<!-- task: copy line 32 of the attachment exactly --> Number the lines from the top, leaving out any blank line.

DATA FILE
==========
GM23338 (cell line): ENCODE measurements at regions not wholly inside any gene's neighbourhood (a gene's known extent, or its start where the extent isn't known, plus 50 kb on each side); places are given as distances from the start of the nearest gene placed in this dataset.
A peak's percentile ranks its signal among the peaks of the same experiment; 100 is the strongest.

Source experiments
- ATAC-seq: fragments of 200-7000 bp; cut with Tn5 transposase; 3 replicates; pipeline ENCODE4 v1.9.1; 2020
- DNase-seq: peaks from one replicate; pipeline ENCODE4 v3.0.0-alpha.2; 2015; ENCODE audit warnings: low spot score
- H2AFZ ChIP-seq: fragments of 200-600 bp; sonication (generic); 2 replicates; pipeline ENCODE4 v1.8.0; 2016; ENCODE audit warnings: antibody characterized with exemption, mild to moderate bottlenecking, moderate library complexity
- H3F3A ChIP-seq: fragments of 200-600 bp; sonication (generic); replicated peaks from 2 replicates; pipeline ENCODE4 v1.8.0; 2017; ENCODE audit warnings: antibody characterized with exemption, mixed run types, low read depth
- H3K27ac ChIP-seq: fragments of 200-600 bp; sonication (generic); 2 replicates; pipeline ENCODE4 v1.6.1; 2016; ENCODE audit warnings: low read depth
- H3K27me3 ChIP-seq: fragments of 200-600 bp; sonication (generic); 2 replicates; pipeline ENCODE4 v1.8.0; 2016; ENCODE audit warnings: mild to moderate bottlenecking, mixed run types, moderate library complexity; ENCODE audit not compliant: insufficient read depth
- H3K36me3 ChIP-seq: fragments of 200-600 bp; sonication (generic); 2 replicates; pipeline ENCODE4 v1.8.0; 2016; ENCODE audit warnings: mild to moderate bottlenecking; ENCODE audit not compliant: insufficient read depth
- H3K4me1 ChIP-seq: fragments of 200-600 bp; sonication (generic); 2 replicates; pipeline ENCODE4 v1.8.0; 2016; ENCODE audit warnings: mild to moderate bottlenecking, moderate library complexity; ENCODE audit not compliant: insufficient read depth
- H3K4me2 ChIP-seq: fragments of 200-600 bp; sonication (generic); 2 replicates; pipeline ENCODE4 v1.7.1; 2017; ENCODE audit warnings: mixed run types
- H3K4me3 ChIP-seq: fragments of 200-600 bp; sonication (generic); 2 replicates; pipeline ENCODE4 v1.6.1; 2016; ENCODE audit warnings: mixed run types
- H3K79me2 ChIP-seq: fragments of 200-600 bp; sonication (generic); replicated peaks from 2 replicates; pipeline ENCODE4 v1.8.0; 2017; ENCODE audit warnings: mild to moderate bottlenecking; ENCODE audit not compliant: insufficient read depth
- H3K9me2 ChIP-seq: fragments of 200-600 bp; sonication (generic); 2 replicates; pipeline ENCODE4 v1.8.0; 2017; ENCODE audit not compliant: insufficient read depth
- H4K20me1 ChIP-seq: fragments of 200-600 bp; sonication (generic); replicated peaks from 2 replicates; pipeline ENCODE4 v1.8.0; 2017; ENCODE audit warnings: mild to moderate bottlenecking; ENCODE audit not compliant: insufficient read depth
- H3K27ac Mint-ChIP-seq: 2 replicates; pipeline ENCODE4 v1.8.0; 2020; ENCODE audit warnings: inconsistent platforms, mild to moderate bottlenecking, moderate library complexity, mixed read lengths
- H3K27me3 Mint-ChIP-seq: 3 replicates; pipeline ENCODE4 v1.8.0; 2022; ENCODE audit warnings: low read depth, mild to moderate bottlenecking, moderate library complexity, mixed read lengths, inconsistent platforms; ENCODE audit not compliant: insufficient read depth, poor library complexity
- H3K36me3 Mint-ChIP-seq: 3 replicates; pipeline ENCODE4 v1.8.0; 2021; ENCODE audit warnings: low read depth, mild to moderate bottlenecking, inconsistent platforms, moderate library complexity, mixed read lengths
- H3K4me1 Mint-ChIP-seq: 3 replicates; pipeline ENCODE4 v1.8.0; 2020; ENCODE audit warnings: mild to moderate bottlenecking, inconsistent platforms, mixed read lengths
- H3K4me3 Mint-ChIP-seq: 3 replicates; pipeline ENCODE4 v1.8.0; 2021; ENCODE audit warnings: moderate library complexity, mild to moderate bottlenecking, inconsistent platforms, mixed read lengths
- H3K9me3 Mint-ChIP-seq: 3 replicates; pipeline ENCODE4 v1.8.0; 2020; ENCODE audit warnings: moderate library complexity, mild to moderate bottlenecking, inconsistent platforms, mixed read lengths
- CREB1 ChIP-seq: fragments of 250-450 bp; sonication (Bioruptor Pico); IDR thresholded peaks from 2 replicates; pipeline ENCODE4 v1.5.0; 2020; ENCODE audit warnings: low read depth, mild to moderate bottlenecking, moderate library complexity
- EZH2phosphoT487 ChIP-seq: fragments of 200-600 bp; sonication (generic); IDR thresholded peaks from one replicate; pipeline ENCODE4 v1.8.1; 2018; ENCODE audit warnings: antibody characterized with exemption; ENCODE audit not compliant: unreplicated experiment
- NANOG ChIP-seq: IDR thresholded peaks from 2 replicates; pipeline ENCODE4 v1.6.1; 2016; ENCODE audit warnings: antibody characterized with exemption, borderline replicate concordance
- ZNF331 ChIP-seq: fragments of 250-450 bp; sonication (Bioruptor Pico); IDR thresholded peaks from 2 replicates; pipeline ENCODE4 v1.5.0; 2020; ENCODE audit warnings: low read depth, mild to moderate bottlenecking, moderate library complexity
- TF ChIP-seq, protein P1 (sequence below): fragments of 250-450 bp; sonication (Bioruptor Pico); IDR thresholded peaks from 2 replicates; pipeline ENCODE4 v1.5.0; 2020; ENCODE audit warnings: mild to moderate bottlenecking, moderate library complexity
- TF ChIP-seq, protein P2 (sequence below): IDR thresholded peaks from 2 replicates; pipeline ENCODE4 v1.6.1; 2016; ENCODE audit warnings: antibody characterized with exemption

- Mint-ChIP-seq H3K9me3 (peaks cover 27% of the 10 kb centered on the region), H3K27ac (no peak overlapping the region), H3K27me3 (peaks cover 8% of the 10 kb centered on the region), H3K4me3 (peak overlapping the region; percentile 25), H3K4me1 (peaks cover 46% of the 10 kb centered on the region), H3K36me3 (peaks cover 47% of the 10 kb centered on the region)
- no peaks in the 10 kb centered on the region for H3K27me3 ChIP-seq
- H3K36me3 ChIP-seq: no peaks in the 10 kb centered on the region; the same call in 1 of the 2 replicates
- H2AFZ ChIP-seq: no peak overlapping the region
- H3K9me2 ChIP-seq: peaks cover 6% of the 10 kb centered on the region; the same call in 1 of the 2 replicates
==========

- H2AFZ ChIP-seq: no peak overlapping the region